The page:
October. The blogosphere is blooming with reviews of ghost stories, and personal anecdotes of real-life spooky encounters. Why not get in the spirit? (Sorry. That pun was an accident — honest!)
Unfortunately, I gave out the closest I have to a real life ghost story when I first started this blog. But here it is again.
After my father-in-law passed away, my husband brought home one of his Dad’s old tripods, which ended up in the back of my car. This happened to me soon after, while I was on my way to a dance class.
Then I felt what I thought was a tap on my shoulder. By reflex, I turned, though of course there was no one else in the car. I saw nothing but my braid (I have long, heavy hair, which I wear braided when I dance). It was caught in the shoulder harness of my seat belt. It disentangled itself as my head turned, and fell with a thump on my shoulder.
I thought of my father-in-law.
“He’ll come back to visit,” my sister told me, when I’d called her with the news. “Lola [my grandmother] came to visit us after she died. Didn’t she visit you?”
Um, no. I don’t think so. There is a family tradition of visitations from the dead, on both my mother’s and my father’s side, and my sister is supposed to be “the psychic one”, so if Lola would visit anyone, I suppose it would be Isabel. I don’t believe these stories, really, though I am romantic enough to wish that I did. This probably explains my taste in literature.
But, still, at that moment under the Coke sign, I thought of my father-in-law….
I like to imagine that he was taking one last look around his old neighborhoods, before moving to the next place, riding along with his tripod like a witch rides a broomstick. But of course, it’s more likely a mere coincidence, the intersection of my hair, my seat belt, and my nostalgia.
Still, it makes a good story, doesn’t it?
I wonder how many of us have stories like this, not ghost stories, but odd little things, coincidences that could be ghosts, if we look at them the right way. Maybe all of us do, just most people aren’t inclined to look into such events for their paranormal possibilities. My sister believes she got a visit from my grandmother, after Lola passed away. The evidence consists of the fact that my then-baby niece started acting unexplainably skittish one day, the same day a bag of carrots disappeared from my sister’s refrigerator, never to be found. Really, that’s it.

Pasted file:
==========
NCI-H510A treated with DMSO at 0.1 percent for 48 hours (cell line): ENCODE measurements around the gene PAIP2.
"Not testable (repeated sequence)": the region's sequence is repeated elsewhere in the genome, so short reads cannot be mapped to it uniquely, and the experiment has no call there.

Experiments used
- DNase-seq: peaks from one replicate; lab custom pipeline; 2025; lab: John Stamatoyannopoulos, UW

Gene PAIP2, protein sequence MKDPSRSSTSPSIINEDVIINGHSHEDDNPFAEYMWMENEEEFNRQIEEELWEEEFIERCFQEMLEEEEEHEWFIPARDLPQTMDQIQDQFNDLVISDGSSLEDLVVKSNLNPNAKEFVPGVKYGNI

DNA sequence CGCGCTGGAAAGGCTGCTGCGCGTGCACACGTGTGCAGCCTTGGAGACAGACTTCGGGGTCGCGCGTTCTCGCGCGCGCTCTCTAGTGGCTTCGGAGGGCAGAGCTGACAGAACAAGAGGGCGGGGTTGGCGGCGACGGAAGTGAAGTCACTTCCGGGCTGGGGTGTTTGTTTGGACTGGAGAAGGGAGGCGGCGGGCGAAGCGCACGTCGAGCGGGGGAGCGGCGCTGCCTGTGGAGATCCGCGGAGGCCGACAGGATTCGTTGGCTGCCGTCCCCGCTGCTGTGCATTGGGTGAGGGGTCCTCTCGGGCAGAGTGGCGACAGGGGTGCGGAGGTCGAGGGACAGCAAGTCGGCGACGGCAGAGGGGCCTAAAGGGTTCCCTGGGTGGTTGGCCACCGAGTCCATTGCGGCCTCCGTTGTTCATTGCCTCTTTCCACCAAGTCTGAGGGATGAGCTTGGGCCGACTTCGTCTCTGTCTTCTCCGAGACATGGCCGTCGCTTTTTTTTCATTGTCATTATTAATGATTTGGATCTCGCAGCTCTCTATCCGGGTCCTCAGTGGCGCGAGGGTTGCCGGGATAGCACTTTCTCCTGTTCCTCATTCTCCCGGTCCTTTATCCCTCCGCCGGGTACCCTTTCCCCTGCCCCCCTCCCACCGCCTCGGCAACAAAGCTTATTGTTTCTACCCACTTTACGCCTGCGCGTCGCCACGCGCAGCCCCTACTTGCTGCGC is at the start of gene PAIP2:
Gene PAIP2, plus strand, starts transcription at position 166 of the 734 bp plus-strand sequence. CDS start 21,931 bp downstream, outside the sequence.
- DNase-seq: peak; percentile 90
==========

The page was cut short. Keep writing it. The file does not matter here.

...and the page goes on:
But then again I come from a family that enjoys looking for the paranormal possibilities. Consider this. Or this. I tell myself I don’t believe such things, but deep down in the credulous part of my brain, I know that there are Things Out There that disagree with my musical tastes. And I don’t just mean my husband.
I get obsessed with music, you see. When I find an album that I really love, I will play it repeatedly, to the degree that any other sentient being within hearing range would probably have a mental breakdown and try to murder me. I got this way about an old Gloria Estefan album once; it was the last year I was in grad school. I was living alone in Pittsburgh, finishing my dissertation, while my husband had already moved back to Berkeley for his post-doc. So there was nothing to stop me from listening to “Con los años que me quedan” over and over and over again….
And then one evening, as I was making dinner, the music player just clicked off, in the middle of a song. I was on the other side of the room. There was no power dip, or the lights would have flickered. The music player had never been flaky before. I went over and turned it back on.
The house sat silently, waiting to see what I would do. I blinked. I switched CDs. And Los Lobos whooped and blared out of the speakers — no problem at all.
One of my old cars used to spit CDs out of the player when it got sick of them. I could never re-feed the offender back in after the car had rejected it (until the next day), but never had any problem getting the player to accept a different disc. My current car hasn’t offered any opinions on my music yet, but I find myself apologizing to it when I feel the urge to listen to a song again, especially if I hit repeat more than once.
“Just one more time,” I tell it. “Then we can go to the next song, promise.”
Oh, and then there’s The Spirit of the Studio. A group of us were in a Berkeley dance studio late one evening, working on a choreography that we were going to perform in two days’ time. It was a fast song, with a fairly intricate choreography; we’d been going over it for about fifteen or twenty minutes, just this one song. I felt a current of air; something flickered at the corner of my eye, as if someone had passed by very near to me. I turned my head; nothing, of course. Half a minute later the music clicked off.
It continued to click off every time we tried to play that song, for the next five or ten minutes. Finally, whatever-it-was took pity on us, and we were able to finish rehearsing.
This happens at the other Berkeley studio, too (it has very old equipment). Berkeley dance studio spirits are evidently cranky, or maybe they are dance and music snobs. Our San Francisco studio has no problem with us at all.
I imagine all my readers rolling their eyes about now; you think I’m being silly. And you’re right. But it’s October, and in honor of the season, why don’t you try to open your eyes and your imagination to the odd little things, too? You don’t have to believe in ghosts, just entertain the possibility. What if ghosts exist, and this is one?
Because seeing the ordinary in an extraordinary light is one way to keep the sense of wonder in your life. And that’s never a bad thing, right?